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A Tired Dog is a Happy Dog

Pet Selector
Which Breed is for You?

Along with the sound advice of your veterinarian, the Pet Selector can help you find a breed of dog or cat that is the right fit for you and your home.

The Pet Selector is an interactive quiz that will ask you questions like: "How big or small would you like your dog to be?" "What level of exercise can you provide your dog?" "What protection ability would you like in a dog?"

Get started now by clicking on the Pet Selector on the side of this website.

No species on earth varies as much as the domestic dog. Dogs can weigh two pounds or two hundred pounds. We have developed different breeds of dogs to fit all kinds of different occupations. Some dogs such as retrievers are bred to return things to us. Herding breeds such as border collies have been bred to effectively move groups of other animals. Some breeds of dogs are selected for incredible intelligence while others are bred to be gentle companions, sitting quietly with us while we read or watch television.

No matter what kind of dog you have, they all need mental and physical stimulation. Our dogs often get in trouble when they have not had enough mental and physical activity…in other words, they get bored.

There are various types of activities that you can do together with your dog. Dogs that love to chase and retrieve balls are natural candidates for Flyball. This activity has dogs running and jumping over hurdles while carrying a small ball in a relay race against other dogs. Super active dogs like Border Collies and Australian Shepherds excel in this activity. These same dogs also do well in Agility activities. Dogs in these events run up ramps, jump over hurdles, run through cloth tunnels on a set course in order to finish with the best times.

Small dogs that love to dig can participate in Earthdog events. Dachshunds and Jack Russell Terriers have a great time digging and crawling through man made tunnels following a scent trail.  Herding dogs, like Border Collies and Queensland Heelers, can be taken to places where they can actually learn to herd and work a small herd of goats or sheep.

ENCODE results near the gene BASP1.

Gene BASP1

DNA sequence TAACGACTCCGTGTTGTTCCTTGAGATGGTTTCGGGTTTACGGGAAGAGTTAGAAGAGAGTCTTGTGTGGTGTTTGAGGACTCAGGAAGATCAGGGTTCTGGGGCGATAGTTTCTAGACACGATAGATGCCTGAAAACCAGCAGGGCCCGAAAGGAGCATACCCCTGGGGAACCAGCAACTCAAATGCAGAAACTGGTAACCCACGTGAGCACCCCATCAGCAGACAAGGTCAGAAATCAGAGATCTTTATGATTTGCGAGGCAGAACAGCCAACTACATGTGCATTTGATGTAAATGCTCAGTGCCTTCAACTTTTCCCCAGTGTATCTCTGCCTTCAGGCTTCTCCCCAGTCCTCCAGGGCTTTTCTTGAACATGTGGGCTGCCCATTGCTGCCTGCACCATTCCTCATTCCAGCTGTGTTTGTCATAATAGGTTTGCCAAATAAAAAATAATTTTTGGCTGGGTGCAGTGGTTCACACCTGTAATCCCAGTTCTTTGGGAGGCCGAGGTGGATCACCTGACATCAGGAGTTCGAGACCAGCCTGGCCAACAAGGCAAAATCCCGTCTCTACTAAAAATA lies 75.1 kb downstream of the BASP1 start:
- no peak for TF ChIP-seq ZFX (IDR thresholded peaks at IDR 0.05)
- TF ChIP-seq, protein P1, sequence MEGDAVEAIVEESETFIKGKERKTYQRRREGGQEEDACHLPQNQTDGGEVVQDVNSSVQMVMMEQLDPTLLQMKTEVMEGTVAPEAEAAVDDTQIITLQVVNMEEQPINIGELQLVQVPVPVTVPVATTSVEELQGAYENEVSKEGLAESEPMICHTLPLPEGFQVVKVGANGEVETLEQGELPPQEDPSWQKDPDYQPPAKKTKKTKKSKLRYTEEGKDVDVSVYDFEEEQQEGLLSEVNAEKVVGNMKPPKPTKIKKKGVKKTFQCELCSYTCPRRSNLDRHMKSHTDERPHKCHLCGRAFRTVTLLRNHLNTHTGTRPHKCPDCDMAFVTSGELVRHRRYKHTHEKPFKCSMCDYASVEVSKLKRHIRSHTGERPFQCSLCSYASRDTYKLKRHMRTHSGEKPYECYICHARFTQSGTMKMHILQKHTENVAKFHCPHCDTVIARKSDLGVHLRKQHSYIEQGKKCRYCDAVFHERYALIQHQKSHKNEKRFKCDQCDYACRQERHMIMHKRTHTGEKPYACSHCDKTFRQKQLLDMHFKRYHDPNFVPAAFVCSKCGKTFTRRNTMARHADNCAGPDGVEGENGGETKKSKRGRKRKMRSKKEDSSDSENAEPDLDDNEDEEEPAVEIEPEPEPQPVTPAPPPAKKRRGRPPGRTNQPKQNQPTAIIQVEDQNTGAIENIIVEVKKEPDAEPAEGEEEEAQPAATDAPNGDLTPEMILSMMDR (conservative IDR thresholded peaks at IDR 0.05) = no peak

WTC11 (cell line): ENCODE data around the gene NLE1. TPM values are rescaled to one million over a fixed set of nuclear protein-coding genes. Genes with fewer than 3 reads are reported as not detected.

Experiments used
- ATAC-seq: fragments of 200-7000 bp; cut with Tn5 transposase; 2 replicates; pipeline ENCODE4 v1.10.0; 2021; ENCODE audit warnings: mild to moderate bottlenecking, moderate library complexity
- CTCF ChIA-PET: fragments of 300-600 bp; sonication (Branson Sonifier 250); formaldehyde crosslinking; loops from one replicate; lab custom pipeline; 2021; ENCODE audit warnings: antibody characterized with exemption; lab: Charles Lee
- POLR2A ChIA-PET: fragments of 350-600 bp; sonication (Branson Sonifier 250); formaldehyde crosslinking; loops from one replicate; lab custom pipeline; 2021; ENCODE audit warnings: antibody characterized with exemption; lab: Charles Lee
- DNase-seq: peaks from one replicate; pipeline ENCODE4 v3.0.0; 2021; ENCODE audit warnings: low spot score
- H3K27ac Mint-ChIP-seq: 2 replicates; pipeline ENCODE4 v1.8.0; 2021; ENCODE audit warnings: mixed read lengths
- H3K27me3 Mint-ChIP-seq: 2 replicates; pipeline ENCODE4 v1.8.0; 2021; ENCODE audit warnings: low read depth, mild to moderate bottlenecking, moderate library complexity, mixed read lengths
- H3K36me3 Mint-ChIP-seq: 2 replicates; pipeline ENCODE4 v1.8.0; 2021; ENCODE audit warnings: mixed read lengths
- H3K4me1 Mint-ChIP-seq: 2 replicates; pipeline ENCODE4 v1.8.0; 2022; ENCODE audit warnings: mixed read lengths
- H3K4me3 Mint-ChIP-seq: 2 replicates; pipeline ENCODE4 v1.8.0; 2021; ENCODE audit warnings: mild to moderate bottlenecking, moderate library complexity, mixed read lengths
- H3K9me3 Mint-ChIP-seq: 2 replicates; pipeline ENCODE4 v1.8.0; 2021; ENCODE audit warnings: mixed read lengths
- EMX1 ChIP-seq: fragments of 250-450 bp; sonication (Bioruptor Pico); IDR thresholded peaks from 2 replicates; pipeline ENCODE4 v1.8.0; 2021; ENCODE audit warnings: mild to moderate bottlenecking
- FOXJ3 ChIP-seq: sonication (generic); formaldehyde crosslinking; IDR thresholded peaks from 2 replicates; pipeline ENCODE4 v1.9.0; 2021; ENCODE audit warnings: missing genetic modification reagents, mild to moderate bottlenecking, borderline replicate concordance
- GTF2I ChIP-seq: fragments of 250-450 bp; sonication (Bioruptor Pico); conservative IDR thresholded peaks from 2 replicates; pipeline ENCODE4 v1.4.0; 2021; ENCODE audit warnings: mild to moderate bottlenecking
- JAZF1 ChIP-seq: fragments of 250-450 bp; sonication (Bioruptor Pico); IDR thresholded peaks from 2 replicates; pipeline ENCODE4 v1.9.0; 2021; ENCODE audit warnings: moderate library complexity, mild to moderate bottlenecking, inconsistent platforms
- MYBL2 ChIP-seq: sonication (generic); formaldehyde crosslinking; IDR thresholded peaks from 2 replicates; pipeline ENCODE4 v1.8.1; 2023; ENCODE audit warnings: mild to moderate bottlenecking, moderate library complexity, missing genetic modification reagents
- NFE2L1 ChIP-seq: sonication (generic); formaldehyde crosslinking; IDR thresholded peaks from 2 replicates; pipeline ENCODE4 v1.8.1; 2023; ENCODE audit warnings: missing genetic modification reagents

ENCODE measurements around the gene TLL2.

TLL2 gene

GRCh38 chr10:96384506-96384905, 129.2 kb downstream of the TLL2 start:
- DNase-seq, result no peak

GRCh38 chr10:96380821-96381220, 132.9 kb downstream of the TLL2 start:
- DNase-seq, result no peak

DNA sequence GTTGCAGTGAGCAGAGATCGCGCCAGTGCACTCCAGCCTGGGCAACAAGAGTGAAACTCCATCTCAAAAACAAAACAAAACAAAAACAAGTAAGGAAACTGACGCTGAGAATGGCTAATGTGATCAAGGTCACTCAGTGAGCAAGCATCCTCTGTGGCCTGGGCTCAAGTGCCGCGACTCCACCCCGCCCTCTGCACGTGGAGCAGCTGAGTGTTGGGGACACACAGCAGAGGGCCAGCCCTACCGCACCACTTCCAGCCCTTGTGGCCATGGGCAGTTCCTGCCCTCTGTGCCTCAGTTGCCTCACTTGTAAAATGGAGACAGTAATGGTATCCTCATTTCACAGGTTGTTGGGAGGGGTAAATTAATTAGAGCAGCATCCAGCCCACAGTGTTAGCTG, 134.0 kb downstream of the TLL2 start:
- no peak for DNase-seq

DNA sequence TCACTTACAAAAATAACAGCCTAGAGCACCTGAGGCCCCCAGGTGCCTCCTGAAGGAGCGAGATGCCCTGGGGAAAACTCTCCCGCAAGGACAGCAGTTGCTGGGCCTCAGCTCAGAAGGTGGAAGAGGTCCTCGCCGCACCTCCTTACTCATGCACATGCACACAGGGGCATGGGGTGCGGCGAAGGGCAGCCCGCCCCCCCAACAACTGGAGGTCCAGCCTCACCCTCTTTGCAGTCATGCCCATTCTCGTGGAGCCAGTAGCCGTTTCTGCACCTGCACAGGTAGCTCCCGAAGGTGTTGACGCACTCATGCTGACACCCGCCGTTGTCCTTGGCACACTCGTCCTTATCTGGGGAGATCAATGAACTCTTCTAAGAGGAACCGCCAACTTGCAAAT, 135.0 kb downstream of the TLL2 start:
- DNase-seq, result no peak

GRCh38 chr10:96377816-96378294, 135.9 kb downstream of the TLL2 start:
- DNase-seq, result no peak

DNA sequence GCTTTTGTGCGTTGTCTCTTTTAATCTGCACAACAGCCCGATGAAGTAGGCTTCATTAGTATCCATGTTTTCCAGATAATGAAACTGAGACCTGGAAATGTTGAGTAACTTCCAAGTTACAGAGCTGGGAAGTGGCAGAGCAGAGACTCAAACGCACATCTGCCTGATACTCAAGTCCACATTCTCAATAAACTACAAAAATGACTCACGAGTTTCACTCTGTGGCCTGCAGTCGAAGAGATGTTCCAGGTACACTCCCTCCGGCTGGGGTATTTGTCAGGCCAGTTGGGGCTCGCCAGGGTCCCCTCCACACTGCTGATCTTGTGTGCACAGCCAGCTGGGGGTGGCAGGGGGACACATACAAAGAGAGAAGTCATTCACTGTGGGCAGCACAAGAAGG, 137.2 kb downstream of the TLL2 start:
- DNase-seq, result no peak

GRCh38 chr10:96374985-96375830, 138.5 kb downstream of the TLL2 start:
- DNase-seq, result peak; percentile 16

Retrievers and other hunting breeds do well in tracking and field trials. Huskies and Malamutes can participate in mushing where they pull dog sleds. Any kind of dog, whether purebred or mixed, can participate in obedience training. There are many levels of accomplishment and you and your dog can choose how far you wish to take their training.

No matter what kind of dog you have, there are activities in which the two of you can participate together. Fulfilling your dogs' need for activity is as important as affection and love. Ultimately, the time spent together will help you form a stronger bond with your pet. As an added bonus, you will also have a better behaved dog.

Exclusive Offer

New patients get 50% OFF office call!

Sign-up using the form or call us at 208-436-9818 to take advantage of this exclusive offer.

THIS ---->https://rupertanimalcliniccom.vetmatrixbase.com/index.php

Office Hours

DayMorningAfternoon
Monday8:00am5:30pm
Tuesday8:00am5:30pm
Wednesday8:00am5:30pm
Thursday8:00am5:30pm
Friday8:00am5:30pm
Saturday8:00am1:00pm
SundayClosedClosed
Day Morning Afternoon
Monday Tuesday Wednesday Thursday Friday Saturday Sunday
8:00am 8:00am 8:00am 8:00am 8:00am 8:00am Closed
5:30pm 5:30pm 5:30pm 5:30pm 5:30pm 1:00pm Closed

Testimonial

Don't take a good vet for granted, that's what I say. I currently live in another state and have taken my 10 year old dog to numerous vets over the years (California, Colorado, Vegas, and then some). Never have I ever received the attention and care I've gotten w/Dr. Hines. Within the past 3 months alone, my dog went to 3 different vets for a horrible and painful skin problem that broke out all over her body.

The first vet: I spent more time ponying up the $175 for the visit than the Dr. spent actually looking at my dog. He performed a woods lamp exam for ringworm. Even without Google or a veterinary degree, I could tell it wasn't ringworm. Thanks for taking my money.
Second vet: "Here's some spray, now here's your bill. Bring her back in two weeks so I can charge you another visit." No tests, nothing.
Between the two, I felt like I got nowhere. No definitive answer on why this affected my dog and the medication given wasn't even for a diagnosed condition. Just some general topical spray. I could have bought it at Petsmart and saved myself the time and money.
Recently, on a visit to Idaho, I planned ahead to bring my dog to the Rupert Animal Clinic. I asked the same questions, had the same concerns and now have different results. Dr. Hines gave me options on what route to take, ran appropriate tests and communicated with me every step of the way (even calling me personally when test results came in). My primary concern was cancer. Our dog is like our child- we'll pay the money if we can keep her healthy and safe. In the future, I've resolved to bring my dog to Rupert Animal Clinic on our annual trip for all of her exams. I know she won't be treated as a little cash cow to exploit an owner's love for pets.

Sung L.
Rupert, ID

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